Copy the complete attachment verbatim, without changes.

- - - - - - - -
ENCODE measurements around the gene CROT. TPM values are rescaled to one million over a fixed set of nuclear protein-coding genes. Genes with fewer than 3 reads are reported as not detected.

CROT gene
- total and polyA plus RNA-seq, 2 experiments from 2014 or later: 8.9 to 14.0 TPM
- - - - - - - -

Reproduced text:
ENCODE measurements around the gene CROT. TPM values are rescaled to one million over a fixed set of nuclear protein-coding genes. Genes with fewer than 3 reads are reported as not detected.

CROT gene
- total and polyA plus RNA-seq, 2 experiments from 2014 or later: 8.9 to 14.0 TPM